Information visualization is the practice of displaying raw data through the use of charts, graphs, and images. Modern day visualizations rely heavily on computer applications and technologies. These technologies began taking shape as early as the 1600s, and have steadily advanced to where we are today. Using this timeline, I attempt to highlight some of the major technological advancements in the history of information visualization. Beginning with the first projected image and continuing through the first interactive mapping system, this timeline illustrates the progression of technology and how it has helped us to better understand data.
A visualization that I referenced when creating my timeline was the “Women in Computing” timeline on the homepage of the TimelineJS website (pictured below). One of the components of this timeline that I incorporated into my own was to use a background image for the introduction slide, then shifting to solid color backgrounds for the content-containing slides. I thought this made for a more visually appealing project, while improving legibility on slides that contained more text.
Another component of this timeline that I referenced was the use of a youtube video. The first draft of my timeline only included images. After looking over the “Women in Computing” timeline, however, I noticed that there was an embedded video on one of the slides. This prompted me to add a video to one of my slides, which made the timeline more engaging.
The data that I used came from the Milestones in the History of Thematic Cartography, Statistical Graphics, and Data Visualization timeline.
I began creating my timeline by looking over the Milestones in the History of Thematic Cartography, Statistical Graphics, and Data Visualization timeline and trying to pick out a theme that interested me. I arrived at the theme of citing a handful of landmark technological discoveries that helped shape modern-day data visualization. I found six events on the timeline that I thought would provide users with a brief illustration of this evolution, and wrote a brief description of each. Once I had my six events and descriptions, I found some useful media for each event that would provide the user with more context.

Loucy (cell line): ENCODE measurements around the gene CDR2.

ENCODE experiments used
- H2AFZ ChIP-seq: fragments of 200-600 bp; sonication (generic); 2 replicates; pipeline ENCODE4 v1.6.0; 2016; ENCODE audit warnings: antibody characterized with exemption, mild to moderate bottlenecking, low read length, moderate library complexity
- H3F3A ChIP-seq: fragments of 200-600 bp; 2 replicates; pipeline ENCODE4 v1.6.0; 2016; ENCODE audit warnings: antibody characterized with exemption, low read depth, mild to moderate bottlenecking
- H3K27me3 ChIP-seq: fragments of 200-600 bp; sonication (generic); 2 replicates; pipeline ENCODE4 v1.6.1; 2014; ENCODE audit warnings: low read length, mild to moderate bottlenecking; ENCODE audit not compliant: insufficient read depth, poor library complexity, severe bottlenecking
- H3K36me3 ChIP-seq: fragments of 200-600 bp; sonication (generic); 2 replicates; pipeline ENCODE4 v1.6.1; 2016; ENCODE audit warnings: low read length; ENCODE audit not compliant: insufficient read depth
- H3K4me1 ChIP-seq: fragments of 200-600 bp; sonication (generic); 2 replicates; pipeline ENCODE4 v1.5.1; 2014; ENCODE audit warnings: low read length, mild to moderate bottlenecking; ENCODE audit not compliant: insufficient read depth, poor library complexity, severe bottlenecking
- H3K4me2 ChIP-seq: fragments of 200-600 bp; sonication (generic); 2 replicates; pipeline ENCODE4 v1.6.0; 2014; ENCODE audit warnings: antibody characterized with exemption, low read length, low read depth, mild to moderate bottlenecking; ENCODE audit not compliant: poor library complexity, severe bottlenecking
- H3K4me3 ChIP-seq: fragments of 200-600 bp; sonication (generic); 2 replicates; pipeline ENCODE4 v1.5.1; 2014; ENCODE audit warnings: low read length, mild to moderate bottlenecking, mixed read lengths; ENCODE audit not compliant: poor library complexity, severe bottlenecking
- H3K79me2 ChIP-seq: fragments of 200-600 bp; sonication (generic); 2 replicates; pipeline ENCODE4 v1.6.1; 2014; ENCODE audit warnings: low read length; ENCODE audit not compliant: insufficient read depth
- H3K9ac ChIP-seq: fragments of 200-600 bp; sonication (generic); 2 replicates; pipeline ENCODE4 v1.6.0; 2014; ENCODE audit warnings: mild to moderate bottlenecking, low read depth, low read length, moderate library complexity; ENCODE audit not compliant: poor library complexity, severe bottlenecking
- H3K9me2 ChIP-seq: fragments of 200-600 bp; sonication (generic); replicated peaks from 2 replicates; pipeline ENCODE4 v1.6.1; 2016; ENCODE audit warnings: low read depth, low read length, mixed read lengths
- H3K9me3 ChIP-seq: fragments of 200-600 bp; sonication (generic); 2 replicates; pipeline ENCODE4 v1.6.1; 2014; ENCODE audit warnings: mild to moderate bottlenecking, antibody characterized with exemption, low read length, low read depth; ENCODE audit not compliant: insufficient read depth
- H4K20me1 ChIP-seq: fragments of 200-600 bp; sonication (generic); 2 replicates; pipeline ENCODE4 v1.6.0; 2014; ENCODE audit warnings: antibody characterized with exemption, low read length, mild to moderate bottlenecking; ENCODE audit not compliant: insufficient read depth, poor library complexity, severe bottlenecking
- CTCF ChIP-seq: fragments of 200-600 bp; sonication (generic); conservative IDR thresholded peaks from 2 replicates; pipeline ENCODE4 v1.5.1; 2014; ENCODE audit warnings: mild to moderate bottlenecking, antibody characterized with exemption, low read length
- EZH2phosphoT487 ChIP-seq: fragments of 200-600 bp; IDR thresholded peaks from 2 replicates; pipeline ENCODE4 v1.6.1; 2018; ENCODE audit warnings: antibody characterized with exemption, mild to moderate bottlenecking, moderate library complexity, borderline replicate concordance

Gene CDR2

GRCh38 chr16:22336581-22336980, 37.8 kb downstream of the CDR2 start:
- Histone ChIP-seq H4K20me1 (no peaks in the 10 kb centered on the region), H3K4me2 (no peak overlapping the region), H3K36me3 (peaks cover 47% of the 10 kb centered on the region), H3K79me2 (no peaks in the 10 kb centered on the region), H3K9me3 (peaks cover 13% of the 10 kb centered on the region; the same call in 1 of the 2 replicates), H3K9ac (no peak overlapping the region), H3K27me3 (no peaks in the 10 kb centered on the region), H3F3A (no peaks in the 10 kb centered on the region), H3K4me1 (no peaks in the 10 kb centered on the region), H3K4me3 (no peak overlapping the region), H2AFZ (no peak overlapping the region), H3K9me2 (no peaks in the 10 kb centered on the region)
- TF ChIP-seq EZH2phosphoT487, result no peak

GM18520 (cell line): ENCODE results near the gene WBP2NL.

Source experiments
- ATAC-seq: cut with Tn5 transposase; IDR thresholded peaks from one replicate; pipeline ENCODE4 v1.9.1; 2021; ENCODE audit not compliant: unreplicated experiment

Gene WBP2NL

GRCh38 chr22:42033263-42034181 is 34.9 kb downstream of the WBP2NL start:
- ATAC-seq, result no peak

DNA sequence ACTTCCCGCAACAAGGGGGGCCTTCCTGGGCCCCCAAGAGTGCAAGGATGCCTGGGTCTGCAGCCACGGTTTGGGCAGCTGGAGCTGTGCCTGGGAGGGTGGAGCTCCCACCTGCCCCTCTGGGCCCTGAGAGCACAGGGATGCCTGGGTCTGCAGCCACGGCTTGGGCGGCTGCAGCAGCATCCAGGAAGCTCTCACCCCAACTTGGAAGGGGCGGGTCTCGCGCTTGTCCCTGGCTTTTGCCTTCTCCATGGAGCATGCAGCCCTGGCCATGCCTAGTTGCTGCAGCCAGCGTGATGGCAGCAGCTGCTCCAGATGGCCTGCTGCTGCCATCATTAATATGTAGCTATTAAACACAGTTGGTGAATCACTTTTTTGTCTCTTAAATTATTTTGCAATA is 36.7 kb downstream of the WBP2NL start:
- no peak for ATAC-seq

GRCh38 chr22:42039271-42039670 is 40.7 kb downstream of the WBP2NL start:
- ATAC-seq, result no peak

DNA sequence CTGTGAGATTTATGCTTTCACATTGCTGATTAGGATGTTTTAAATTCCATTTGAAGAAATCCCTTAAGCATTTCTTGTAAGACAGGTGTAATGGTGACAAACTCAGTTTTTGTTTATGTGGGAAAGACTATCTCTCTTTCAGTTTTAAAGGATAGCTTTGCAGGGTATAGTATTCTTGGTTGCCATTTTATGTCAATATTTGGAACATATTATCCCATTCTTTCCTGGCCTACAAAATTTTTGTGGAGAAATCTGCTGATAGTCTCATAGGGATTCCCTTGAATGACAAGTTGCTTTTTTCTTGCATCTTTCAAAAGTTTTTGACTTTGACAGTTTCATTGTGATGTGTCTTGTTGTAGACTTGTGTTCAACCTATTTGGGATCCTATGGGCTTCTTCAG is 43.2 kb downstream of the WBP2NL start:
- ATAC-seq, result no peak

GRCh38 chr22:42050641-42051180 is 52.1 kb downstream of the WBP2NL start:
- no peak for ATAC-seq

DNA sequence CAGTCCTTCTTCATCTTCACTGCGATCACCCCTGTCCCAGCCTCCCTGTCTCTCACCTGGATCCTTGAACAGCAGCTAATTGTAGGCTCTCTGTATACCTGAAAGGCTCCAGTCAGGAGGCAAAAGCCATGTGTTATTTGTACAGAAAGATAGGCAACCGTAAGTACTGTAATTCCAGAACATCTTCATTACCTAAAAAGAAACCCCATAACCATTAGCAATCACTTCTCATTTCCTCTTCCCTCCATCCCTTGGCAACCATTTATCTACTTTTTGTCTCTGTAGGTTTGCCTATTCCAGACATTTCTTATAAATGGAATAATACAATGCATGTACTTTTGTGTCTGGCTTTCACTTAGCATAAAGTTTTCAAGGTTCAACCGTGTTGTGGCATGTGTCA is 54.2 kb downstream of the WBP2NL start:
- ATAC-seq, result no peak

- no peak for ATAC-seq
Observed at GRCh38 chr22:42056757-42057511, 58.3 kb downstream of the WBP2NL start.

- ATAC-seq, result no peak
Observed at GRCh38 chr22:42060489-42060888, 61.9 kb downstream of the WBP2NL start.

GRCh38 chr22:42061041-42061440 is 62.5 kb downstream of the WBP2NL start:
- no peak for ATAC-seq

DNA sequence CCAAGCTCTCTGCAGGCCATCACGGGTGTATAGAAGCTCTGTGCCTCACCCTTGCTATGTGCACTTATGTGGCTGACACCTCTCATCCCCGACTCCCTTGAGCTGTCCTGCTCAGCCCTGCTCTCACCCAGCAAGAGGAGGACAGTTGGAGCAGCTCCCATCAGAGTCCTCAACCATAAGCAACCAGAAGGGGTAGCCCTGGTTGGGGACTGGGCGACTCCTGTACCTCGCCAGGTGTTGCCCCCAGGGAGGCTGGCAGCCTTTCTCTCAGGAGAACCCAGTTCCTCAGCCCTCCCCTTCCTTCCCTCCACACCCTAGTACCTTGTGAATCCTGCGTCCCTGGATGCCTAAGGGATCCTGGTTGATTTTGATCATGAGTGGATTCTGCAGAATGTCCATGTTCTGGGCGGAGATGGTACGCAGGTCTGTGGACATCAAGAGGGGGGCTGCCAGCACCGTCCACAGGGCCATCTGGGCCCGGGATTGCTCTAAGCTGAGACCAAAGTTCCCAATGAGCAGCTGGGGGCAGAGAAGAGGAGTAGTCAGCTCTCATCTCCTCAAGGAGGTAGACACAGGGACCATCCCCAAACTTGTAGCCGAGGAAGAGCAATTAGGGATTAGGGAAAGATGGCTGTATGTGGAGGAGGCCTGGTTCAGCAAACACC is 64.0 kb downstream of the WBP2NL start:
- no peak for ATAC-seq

After compiling all of the content for the timeline, I began the process of creating the visualization. The first step was to enter all of my data into a Google spreadsheet, using the template provided by TimelineJS (pictured below).
Once the information was entered into the appropriate columns, the spreadsheet could be “published” to generate the timeline. At this point, I could see how my text and media was translated from the raw data in the spreadsheet to the visualization. This allowed me to begin making design changes and see how they affected the visualization in real time.
One of the major design goals of the visualization was for the user to be engaged with the content and media, and for the color scheme to feel cohesive from start to finish. Because my introduction slide uses a background image and the rest of my slides use a solid background color, I tried to pick a color that would create a seamless transition from the introduction into the content slides. According to my mini-UX study, I was able to accomplish this while also maintaining legibility of the text.
My timeline, pictured above, can be seen in full here.
Information Visualization has a rich history dating back centuries. Given the nature of this project, I was only able to capture a small portion of this history. A more detailed exploration into this theme could certainly yield a much larger and more nuanced visualization. My timeline does, however, illustrate one important principle: the exponential rate at which technology progresses. While early advancements on the timeline are few and far between, they start to increase in frequency as time goes on. This trend is not exclusive to data visualization, but can be seen across technology in general. Every technological advancement that we make tends to be larger and happen at faster rate than the previous.
From a design perspective, the only thing I would reconsider in the future is the use of thumbnail images on the timeline. I used these because I thought they were an interesting feature of TimelineJS, but I’m not sure how helpful they are. The image size is so small that they can’t easily be interpreted by the user. After conducting my mini-UX study and reviewing the timeline myself many times, I decided that I would probably leave them off in future projects of this nature.